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Alternative payment models in global healthcare on the rise

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Different modes of cost coverage incentivises greater efficiency, quality, and accessibility of healthcare services.

The global healthcare industry has long relied on traditional payment models, such as insurance-based systems, and fee-for-service arrangements, in which healthcare providers are paid based on the amount of healthcare services they deliver.

However, in recent years, rising costs and the increasing demand for high-quality healthcare have driven interest in the use of alternative payment models to incentivise greater efficiency, quality, and accessibility of healthcare services. But what alternative models are available?

Alternative models of payment

One of the major alternative payment models is the value-based care model. The model focuses on the value of the care provided, rather than the volume of services delivered. It is designed to improve the quality and efficiency of healthcare by incentivising providers to focus on preventative, rather than reactive medicine that promotes healthier lifestyles and tackles the causes of chronic illness.

In a value-based care model, providers are typically paid a set fee for each patient. This fee is based on the expected costs and outcomes of the care provided, with the value of the care determined by measuring health outcomes against the cost of delivering them.

The model is being increasingly adopted by insurance companies and healthcare providers to improve the quality and efficiency of healthcare while limiting costs. However, adoption is limited by the need for robust data analytics capabilities to track and measure outcomes and costs.

Another alternative payment model is the direct primary care model, in which patients pay a monthly or annual fee to a primary care provider for access to a range of healthcare services. This model aims to reduce costs by eliminating the need for insurance and lowering administrative overheads. It also aims to improve the quality of care by allowing primary care providers to spend more time with their patients and develop long-term relationships.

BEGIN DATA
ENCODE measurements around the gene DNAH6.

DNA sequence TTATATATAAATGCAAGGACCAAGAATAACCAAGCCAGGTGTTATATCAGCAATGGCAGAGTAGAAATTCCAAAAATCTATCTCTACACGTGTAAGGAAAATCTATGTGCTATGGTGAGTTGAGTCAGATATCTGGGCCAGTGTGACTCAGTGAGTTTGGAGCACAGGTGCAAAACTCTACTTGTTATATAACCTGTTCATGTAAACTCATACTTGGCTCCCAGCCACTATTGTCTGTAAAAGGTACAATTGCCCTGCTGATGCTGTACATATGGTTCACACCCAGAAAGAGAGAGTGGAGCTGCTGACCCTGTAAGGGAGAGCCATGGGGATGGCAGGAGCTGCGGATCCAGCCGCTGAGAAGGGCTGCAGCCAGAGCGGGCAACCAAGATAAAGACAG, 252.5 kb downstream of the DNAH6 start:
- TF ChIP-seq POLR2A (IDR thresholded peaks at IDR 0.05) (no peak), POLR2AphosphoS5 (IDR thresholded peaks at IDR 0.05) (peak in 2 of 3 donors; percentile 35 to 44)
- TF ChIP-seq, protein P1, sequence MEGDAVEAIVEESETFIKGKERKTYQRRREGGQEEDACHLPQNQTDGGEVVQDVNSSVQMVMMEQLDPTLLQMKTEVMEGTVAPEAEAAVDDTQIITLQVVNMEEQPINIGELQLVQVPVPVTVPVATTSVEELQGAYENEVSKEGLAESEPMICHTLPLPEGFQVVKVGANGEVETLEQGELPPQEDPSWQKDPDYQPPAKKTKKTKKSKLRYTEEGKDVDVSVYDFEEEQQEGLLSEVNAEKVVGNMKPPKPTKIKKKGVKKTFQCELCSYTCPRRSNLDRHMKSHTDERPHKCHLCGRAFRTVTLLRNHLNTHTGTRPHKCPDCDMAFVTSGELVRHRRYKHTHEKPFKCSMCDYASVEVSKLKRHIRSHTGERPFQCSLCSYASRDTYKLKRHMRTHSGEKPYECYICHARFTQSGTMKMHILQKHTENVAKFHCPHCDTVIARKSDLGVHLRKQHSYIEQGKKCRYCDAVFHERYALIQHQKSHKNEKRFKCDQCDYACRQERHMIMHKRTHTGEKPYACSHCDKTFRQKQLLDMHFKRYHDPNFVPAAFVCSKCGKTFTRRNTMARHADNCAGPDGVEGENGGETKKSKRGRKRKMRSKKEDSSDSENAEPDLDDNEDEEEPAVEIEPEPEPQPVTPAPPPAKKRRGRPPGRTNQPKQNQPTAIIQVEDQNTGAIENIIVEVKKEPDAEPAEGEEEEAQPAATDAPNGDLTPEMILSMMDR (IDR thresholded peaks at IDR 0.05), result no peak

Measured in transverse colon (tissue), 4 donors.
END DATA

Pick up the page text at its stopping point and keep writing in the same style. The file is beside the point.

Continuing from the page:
The role of telemedicine

Telemedicine is another area in which alternative payment models are gaining traction. With the increasing use of technology, patients can access healthcare services remotely through videoconferencing or other virtual methods. This can improve access to care for those living in rural or underserved areas and reduce the need for in-person visits.

Telemedicine payment models often involve a flat fee or subscription-based model, rather than the traditional fee-for-service model.

In a subscription-based model, the patient pays a flat fee for access to telemedicine services for a specific period. This model is like a gym membership, where the patient pays a monthly fee to have access to telemedicine services as needed.

Ultimately, these alternative models are designed to incentivise higher quality healthcare by tying healthcare payments to outcomes, rather than the volume of care. By adopting these models, doctors and healthcare providers will be rewarded for helping patients improve their health, reduce the effects and incidence of chronic disease, and ultimately live healthier lives.

Healthcare providers around the world should look closely at these payment models as a solution to spiralling healthcare costs.

TAGS: Technology
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